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Save Lives, Save Money, Legalize Drugs

Save Lives, Save Money, Legalize Drugs

Mexico is the world’s largest producer and exporter of marijuana.   In the last four years around 28,000 people have lost their lives, as the drug cartels battle to control the means of production and the distribution of the drug.

As each day passes, the cartels attempt to outdo each other by committing more and more atrocities in order to generate fear, which they use to protect their criminal enterprise.

Mass graves of drugs war victims have been uncovered, reminiscent of the nightmarish genocide carried out during the former Yugoslavian war in the 1990’s.

The number of people killed has recently escalated to a new all time high, with 85 people killed during a 24 hour period in June 2010.  In the news just this week, it is reported that four decapitated bodies were found hanging from a bridge, with a warning note left beside the heads of the unfortunate victims.

Politicians, journalists and law enforcement officers are also targets for the drugs killers.  The Mayor of Tamaulipas was recently ambushed and murdered.  Tamaulipas is the same area where the bodies of 72 migrant workers were recently found in a mass grave, and where car bombings have recently taken place escalating the violence to another level.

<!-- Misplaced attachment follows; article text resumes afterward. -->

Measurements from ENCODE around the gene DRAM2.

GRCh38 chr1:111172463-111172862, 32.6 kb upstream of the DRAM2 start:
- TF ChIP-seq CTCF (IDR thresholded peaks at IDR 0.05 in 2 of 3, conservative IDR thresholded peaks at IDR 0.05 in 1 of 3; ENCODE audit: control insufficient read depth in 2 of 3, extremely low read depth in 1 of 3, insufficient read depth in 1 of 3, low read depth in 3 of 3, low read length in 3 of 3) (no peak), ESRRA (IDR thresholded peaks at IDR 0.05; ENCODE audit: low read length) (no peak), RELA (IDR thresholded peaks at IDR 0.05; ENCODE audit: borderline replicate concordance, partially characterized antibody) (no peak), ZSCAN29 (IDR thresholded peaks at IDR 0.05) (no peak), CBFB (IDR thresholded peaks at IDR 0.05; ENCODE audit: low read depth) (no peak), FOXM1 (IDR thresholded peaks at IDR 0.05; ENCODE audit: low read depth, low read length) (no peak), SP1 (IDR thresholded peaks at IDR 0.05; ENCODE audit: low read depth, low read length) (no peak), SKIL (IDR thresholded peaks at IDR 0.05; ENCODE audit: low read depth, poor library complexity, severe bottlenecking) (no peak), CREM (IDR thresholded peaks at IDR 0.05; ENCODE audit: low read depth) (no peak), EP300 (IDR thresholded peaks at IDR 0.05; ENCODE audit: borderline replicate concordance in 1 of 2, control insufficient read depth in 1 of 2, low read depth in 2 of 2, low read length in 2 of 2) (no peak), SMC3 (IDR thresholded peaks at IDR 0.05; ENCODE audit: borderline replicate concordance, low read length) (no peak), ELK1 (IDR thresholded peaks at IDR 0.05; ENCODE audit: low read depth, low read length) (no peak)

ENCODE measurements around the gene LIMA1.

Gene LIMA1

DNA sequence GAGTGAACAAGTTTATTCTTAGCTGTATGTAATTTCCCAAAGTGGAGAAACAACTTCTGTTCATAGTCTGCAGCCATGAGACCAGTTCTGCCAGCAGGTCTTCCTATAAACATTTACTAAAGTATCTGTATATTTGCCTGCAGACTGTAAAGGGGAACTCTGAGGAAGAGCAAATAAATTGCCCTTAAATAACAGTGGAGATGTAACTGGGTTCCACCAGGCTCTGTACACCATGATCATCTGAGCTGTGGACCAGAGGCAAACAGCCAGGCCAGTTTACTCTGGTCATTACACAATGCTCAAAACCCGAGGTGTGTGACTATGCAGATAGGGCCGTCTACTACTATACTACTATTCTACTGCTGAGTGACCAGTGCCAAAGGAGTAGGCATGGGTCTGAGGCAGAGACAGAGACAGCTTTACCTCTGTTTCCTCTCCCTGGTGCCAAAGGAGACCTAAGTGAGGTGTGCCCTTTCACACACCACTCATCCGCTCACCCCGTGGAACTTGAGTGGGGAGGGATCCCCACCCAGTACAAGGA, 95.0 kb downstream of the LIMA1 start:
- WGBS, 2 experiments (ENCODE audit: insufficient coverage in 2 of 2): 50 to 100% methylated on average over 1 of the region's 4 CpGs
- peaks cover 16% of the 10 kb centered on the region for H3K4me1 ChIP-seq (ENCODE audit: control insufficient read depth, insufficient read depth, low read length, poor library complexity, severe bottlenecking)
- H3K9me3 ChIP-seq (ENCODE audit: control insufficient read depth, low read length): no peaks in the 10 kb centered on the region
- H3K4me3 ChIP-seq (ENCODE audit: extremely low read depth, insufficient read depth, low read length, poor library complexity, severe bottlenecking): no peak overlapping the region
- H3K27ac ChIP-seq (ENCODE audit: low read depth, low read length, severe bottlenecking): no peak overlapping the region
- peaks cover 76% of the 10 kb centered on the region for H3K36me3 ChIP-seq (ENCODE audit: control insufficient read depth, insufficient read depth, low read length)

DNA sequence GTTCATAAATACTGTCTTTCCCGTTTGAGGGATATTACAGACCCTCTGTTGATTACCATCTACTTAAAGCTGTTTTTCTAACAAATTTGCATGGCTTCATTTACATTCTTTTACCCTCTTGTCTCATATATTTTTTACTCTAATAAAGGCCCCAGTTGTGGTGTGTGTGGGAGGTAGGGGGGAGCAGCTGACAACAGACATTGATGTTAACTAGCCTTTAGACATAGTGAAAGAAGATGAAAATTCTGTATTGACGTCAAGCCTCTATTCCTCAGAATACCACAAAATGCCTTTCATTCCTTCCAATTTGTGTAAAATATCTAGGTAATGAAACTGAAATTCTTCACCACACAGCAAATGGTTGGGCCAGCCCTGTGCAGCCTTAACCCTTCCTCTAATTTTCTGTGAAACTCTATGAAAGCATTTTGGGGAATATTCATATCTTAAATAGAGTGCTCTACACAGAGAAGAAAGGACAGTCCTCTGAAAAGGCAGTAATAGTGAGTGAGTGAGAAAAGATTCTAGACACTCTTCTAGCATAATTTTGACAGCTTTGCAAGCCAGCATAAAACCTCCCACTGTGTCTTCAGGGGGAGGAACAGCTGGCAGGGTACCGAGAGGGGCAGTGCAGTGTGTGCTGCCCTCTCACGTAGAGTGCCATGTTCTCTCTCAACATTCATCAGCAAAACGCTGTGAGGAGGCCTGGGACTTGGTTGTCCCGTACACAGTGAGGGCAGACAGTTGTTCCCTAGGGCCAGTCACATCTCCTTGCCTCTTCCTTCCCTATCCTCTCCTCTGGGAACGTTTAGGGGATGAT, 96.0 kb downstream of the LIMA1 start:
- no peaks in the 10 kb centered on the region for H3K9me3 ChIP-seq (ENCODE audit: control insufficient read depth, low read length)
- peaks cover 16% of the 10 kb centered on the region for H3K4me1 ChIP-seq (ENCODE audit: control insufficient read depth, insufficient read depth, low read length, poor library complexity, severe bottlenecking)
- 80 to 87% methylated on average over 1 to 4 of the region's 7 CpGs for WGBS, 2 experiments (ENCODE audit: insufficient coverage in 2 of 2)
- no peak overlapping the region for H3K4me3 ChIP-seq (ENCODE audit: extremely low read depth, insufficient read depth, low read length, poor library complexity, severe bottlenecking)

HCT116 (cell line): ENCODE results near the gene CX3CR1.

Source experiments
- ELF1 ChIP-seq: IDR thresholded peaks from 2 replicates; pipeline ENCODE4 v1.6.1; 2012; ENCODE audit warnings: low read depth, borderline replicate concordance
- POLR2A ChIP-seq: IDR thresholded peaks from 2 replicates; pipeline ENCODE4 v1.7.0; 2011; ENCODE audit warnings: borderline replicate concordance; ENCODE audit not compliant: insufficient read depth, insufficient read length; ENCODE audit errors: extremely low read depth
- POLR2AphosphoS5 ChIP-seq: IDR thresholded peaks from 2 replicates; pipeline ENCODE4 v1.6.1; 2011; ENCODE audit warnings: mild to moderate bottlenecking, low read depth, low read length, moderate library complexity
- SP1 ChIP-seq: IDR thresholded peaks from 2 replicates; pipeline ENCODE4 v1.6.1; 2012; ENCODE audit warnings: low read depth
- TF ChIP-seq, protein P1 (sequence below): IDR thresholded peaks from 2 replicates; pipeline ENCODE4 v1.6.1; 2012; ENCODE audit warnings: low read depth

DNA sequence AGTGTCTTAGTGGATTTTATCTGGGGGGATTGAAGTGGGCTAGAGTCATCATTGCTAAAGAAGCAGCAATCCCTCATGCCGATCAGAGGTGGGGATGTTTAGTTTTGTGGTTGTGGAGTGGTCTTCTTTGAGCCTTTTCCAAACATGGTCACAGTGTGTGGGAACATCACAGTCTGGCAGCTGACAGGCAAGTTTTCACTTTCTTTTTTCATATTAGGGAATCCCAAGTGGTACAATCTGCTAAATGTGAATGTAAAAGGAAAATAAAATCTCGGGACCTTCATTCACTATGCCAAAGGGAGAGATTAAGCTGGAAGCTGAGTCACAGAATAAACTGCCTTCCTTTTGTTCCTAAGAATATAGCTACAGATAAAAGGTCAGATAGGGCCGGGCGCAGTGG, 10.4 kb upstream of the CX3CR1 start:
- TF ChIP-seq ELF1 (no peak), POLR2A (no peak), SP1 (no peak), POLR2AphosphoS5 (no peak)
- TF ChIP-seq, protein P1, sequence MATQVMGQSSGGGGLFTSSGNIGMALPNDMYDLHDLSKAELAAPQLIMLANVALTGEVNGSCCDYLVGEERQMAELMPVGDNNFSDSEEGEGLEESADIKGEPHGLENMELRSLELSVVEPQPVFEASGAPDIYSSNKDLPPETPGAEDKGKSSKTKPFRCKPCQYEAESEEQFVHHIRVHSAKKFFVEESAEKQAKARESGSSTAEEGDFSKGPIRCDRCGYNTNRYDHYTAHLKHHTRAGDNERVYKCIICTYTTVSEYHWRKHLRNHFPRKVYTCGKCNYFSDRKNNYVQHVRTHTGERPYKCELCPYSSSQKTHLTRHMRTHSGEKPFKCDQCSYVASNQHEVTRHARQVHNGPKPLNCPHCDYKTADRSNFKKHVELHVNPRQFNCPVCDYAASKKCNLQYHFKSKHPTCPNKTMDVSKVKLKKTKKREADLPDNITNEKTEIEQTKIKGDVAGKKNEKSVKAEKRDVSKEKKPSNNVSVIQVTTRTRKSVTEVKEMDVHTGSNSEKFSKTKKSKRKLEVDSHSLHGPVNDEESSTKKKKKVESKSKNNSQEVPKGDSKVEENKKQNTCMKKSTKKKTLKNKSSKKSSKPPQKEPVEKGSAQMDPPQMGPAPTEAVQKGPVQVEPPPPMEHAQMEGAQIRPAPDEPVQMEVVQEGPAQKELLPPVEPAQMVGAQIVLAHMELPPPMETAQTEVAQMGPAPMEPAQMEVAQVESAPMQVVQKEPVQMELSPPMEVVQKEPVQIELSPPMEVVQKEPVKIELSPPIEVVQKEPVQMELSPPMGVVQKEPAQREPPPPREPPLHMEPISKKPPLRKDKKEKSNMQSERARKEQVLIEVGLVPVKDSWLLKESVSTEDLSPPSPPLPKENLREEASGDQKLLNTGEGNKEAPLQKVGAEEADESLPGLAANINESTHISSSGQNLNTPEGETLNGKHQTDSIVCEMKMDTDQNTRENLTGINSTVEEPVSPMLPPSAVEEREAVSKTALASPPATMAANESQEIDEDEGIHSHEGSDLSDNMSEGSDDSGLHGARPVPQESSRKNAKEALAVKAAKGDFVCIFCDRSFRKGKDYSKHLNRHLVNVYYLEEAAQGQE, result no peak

Thirty journalists have been killed in the violence.  The murder of the journalists has had a ‘gagging effect’ on the news media.  Journalists are now practicing a form of self-censorship, fearful about publishing too many facts or any adverse criticism of the cartels, which may lead to reprisal.

The President of Mexico, Felipe Calderon has staked his presidency on escalating the state’s bloody offensive on the cartels, with the objective of winning the war against the drugs cartels by adopting an ‘iron fist’ approach.  There can be no doubt that the number of deaths associated with this conflict will increase, as the battle to control the narcotics trade escalates further.

The media rightly refer to the situation in Mexico as a drugs ‘war’.   However gruesome the barbarism taking place and the relentless tick, tick, tick of the casualty clock, media coverage outside the country itself, represents the conflict as little more than localized criminal activity, rather than the grim reality of the situation, which is akin to civil war.